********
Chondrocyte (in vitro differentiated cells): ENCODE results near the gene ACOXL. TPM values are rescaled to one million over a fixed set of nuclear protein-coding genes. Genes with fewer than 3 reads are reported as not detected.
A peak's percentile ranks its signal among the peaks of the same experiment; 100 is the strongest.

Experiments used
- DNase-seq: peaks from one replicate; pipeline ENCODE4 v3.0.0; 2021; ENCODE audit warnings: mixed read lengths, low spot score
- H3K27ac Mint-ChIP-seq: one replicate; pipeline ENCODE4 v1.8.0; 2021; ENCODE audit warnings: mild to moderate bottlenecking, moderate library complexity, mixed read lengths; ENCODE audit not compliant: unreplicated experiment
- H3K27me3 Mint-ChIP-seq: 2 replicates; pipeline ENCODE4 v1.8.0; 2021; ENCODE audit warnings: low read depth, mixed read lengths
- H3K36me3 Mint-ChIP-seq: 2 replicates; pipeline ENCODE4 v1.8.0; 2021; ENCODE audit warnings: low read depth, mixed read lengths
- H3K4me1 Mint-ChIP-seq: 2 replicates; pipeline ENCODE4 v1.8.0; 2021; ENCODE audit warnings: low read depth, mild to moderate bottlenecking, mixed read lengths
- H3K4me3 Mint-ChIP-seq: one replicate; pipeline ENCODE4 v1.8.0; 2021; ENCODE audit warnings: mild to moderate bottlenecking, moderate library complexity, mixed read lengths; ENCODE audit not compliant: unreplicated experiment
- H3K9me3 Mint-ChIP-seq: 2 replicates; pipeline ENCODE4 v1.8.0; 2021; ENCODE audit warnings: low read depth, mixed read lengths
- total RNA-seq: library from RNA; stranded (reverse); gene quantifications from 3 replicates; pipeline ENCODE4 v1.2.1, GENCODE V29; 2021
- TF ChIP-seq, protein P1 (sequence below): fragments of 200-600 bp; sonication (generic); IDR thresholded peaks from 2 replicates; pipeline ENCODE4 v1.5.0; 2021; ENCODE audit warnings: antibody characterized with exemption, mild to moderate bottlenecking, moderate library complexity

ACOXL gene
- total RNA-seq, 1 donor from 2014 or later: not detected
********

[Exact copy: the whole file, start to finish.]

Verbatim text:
Chondrocyte (in vitro differentiated cells): ENCODE results near the gene ACOXL. TPM values are rescaled to one million over a fixed set of nuclear protein-coding genes. Genes with fewer than 3 reads are reported as not detected.
A peak's percentile ranks its signal among the peaks of the same experiment; 100 is the strongest.

Experiments used
- DNase-seq: peaks from one replicate; pipeline ENCODE4 v3.0.0; 2021; ENCODE audit warnings: mixed read lengths, low spot score
- H3K27ac Mint-ChIP-seq: one replicate; pipeline ENCODE4 v1.8.0; 2021; ENCODE audit warnings: mild to moderate bottlenecking, moderate library complexity, mixed read lengths; ENCODE audit not compliant: unreplicated experiment
- H3K27me3 Mint-ChIP-seq: 2 replicates; pipeline ENCODE4 v1.8.0; 2021; ENCODE audit warnings: low read depth, mixed read lengths
- H3K36me3 Mint-ChIP-seq: 2 replicates; pipeline ENCODE4 v1.8.0; 2021; ENCODE audit warnings: low read depth, mixed read lengths
- H3K4me1 Mint-ChIP-seq: 2 replicates; pipeline ENCODE4 v1.8.0; 2021; ENCODE audit warnings: low read depth, mild to moderate bottlenecking, mixed read lengths
- H3K4me3 Mint-ChIP-seq: one replicate; pipeline ENCODE4 v1.8.0; 2021; ENCODE audit warnings: mild to moderate bottlenecking, moderate library complexity, mixed read lengths; ENCODE audit not compliant: unreplicated experiment
- H3K9me3 Mint-ChIP-seq: 2 replicates; pipeline ENCODE4 v1.8.0; 2021; ENCODE audit warnings: low read depth, mixed read lengths
- total RNA-seq: library from RNA; stranded (reverse); gene quantifications from 3 replicates; pipeline ENCODE4 v1.2.1, GENCODE V29; 2021
- TF ChIP-seq, protein P1 (sequence below): fragments of 200-600 bp; sonication (generic); IDR thresholded peaks from 2 replicates; pipeline ENCODE4 v1.5.0; 2021; ENCODE audit warnings: antibody characterized with exemption, mild to moderate bottlenecking, moderate library complexity

ACOXL gene
- total RNA-seq, 1 donor from 2014 or later: not detected